Reaching the peak of Fansipan Mountain (3143m) used to mean a full-day hike at least. But from later this September the trek up will be reduced to a 20-minute flight by cable car. This will be the world’s longest and highest cable car, no less, running up from sleepy Sa Pa Town in Lao Cai Province to Indochina’s rooftop. Enjoy the view from the summit before exploring Sa Pa itself, an isolated community set to become firmly established on the tourist trail – the cable car will transport 2000 people per hour, the same number as reached the peak in an entire year previously.

For the best cities, countries, and best-value destinations to visit this year, check out the Rough Guide to 2015Book hostels for your trip, and don’t forget to purchase travel insurance before you go. 

Rough Guides writer Greg Dickinson has hitchhiked in seven countries, flagging down over fifty cars, vans and lorries over a distance of 3000 miles. Here are some of his top tips on how to make the most of a hitchhiking adventure.

Hitchhiking is a disastrous mode of transport. It’s reckless, unpredictable, and at times downright nerve-wracking. But for anyone who enjoys meeting new people, eschewing the usual coach routes and – most of all – saving cash, it is also a wonderful travel option. It exposes you to the kind of spontaneous experiences that all the best travel tales are made of (Jack Kerouac didn’t invest in an annual Greyhound bus pass, after all).

In my travels I have shared a cramped driver’s seat with a chain-smoking Danish man, accidentally crossed the entire length of Spain (I was under the impression we were going 20 miles down the road to Pamplona) and hitched a ride with a very charming satan-worshipping lorry driver, whose cabin was filled with ornate skulls.

It may seem daunting, but after the thrill of your first lift you’ll be dying for the second. So build up some courage, find a mate, pack a rucksack and get ready to stick your thumb out. Here’s my guide on how to hitchhike:

1. PACK YOUR BOOTS, A MAP AND PLENTY OF PENS

There are a few items which could be the difference between a fun hitching trip and a miserable one. First and foremost, pack some comfortable shoes to walk in. You will inevitably end up hiking for miles to find an appropriate hitching spot. Another essential is, of course, a decent foldout map to help figure out where in the world you are and where prospective drivers are heading. Finally, bring something to create a makeshift sign out of (preferably something wipeable, like a whiteboard or the back of a poster) and plenty of marker pens to scrawl where you want to go – whether it be “Bordeaux” or simply “Sud!”.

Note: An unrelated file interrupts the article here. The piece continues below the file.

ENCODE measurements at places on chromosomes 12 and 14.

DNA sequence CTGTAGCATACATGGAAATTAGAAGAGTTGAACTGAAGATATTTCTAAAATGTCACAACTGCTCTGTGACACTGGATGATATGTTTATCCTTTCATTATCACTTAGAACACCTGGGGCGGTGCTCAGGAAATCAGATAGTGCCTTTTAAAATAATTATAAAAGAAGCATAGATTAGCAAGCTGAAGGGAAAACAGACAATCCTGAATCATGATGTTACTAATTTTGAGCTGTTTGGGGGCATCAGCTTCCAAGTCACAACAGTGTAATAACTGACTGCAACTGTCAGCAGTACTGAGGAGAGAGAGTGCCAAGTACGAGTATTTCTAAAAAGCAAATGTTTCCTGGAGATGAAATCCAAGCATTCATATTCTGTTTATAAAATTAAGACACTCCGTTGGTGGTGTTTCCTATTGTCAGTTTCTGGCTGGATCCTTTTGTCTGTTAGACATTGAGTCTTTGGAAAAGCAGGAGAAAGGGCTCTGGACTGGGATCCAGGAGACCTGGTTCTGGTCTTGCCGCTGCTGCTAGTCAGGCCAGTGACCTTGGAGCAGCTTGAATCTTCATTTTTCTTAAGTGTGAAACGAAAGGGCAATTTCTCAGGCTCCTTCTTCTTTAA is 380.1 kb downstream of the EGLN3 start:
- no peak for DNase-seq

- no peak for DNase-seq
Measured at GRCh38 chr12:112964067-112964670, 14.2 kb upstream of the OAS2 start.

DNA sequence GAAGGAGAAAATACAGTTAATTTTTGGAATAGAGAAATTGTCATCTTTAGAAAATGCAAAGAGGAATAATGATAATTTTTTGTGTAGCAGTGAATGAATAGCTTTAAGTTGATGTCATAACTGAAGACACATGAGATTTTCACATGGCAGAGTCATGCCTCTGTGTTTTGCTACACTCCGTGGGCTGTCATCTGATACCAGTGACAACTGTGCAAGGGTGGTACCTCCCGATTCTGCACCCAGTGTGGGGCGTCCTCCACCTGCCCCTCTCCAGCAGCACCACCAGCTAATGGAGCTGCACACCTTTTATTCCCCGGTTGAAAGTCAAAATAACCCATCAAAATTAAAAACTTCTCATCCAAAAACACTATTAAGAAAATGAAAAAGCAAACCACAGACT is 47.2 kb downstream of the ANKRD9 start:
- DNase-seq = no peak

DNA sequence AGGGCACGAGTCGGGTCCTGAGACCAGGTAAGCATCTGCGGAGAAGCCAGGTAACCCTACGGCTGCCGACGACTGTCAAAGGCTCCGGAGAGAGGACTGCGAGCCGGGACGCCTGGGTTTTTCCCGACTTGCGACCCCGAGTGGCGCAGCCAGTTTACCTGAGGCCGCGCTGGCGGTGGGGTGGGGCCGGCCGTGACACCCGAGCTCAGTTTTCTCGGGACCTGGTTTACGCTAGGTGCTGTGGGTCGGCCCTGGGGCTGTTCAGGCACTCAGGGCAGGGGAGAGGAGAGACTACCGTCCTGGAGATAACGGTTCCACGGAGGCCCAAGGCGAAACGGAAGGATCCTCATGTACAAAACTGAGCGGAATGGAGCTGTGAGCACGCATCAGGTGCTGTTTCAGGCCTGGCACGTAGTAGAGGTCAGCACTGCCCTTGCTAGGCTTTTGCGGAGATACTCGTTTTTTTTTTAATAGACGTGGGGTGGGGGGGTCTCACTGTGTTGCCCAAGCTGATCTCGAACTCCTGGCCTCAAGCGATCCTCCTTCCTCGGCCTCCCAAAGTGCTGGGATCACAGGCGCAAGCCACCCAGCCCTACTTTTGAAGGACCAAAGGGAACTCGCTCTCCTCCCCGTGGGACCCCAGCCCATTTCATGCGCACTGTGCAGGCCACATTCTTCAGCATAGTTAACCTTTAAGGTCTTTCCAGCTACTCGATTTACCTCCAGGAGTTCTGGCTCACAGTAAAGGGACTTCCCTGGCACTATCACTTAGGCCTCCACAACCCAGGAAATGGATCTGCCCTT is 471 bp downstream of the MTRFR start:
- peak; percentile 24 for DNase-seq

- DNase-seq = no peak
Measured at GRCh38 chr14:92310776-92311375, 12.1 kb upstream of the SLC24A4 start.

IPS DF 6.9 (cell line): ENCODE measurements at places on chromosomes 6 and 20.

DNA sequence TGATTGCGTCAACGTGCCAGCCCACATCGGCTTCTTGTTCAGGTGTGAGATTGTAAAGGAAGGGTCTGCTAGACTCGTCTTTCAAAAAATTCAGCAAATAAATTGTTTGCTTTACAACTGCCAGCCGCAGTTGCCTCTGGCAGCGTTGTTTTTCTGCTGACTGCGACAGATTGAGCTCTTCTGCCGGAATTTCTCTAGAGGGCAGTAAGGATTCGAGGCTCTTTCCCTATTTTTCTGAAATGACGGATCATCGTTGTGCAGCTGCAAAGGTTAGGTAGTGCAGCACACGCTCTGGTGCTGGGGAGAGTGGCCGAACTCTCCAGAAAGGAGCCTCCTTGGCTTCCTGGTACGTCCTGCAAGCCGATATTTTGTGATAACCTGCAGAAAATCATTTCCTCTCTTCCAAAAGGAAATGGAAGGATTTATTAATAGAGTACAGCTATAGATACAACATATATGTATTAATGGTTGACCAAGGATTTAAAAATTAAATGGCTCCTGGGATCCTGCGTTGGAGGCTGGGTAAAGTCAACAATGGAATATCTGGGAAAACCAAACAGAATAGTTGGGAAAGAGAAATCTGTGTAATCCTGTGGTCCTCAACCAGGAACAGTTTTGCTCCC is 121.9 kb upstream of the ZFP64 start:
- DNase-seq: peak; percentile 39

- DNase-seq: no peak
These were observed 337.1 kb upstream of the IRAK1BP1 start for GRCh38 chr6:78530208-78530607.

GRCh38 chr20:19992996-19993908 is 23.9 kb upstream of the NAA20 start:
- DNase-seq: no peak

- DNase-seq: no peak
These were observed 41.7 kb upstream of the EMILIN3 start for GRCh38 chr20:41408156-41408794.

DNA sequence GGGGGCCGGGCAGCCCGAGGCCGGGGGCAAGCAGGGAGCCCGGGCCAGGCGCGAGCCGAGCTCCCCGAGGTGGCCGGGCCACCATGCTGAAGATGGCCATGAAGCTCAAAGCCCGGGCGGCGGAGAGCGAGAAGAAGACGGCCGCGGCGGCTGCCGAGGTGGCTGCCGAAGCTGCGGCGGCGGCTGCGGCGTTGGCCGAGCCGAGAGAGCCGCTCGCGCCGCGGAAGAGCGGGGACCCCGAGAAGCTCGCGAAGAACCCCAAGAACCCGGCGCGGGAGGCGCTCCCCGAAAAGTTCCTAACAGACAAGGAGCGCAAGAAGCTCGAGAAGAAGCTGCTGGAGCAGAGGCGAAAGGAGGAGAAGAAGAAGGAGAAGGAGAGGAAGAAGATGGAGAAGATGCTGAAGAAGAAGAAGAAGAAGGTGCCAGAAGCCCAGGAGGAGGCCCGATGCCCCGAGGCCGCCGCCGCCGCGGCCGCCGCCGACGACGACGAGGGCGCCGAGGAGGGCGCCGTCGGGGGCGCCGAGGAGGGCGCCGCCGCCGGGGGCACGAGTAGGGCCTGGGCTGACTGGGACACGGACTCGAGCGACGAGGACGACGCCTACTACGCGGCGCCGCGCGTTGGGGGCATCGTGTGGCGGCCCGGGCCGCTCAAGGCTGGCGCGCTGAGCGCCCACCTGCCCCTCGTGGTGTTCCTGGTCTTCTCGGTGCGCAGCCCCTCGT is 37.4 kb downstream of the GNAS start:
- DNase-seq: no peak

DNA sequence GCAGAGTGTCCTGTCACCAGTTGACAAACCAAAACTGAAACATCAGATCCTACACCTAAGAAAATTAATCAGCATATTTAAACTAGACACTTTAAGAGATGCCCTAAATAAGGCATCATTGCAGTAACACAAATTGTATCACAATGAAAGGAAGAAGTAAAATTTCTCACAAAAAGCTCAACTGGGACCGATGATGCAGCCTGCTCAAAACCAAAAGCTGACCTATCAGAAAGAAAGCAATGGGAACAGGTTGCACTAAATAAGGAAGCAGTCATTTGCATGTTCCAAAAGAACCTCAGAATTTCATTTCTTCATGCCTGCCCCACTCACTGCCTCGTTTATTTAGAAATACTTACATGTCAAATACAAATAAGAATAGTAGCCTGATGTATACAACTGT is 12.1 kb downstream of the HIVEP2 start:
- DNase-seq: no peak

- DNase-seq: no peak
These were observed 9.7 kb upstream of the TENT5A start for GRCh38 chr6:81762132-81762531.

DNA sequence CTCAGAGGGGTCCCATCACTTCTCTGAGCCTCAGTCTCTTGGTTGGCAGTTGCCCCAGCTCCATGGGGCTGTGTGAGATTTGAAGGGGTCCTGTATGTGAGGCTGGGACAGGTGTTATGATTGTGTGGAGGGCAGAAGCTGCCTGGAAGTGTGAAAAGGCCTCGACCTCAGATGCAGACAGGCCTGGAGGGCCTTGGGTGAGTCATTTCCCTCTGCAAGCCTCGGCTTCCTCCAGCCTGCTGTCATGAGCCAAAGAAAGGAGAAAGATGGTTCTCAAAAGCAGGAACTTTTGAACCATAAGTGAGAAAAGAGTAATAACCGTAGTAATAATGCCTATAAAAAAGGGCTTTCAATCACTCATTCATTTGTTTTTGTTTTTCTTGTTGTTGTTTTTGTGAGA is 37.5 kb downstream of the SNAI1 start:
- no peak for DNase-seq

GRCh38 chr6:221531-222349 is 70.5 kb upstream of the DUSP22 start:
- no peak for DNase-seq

2. THE ART OF CATCHING A LIFT

In the words of Phil Spencer, it’s all about location, location, location. There’s no use sticking your thumb out on a motorway slip road or a quiet country lane. The ideal spot is an out-of-town road where people are likely to be travelling longer distances. Position yourself on a long, straight stretch with plenty of room to stop – many drivers take a few moments to make a decision, pull over, and then reverse down the hard shoulder to pick you up. Some hitchers note down the number plate and car model at this point for peace of mind.

There are other subtle ways to improve your chances of catching a ride. Smiling, wearing colourful clothes and holding up a clear sign are all effective, and having a light load of luggage is more appealing to drivers than a mountain of tents and 80-litre rucksacks. No luggage at all is equally off-putting. If you’re getting desperate for a lift, a more direct method is to ask people for a ride at a petrol station; if you’re polite and aren’t too pushy it won’t be long before somebody gives you the benefit of the doubt and lets you in.

3. STAYING SAFE ON THE ROAD

The advantages of travelling with a friend are obvious – safety in numbers, of course, but also for the vital companionship during lonesome hours spent on the roadside. I’ve only ever hitched with at least one other person, and we always text someone back at home once a day to let them know how we’re getting on.

The rest comes down to common sense. Avoid getting dropped off on dangerous roads or in the middle of nowhere, keep your mobile phone charged, avoid hitching in the dark and, here’s the big one: choose your lift wisely. If the driver seems irritable, intoxicated or creepy just don’t get in the car. I’ve foolishly encountered all three and always wished I’d stayed on the roadside and waited for someone normal. One particularly shaky encounter was in northern Germany, where a wired Romanian van driver picked us up only to reveal he had been awake and on the road for 24 hours. His maniacal conspiracy theories and erratic driving were only amplified by the non-stop, 6-hour repeat of Culture Beat’s 1993 hit song Anything.

4. THUMBS UP FOR A GOOD CAUSE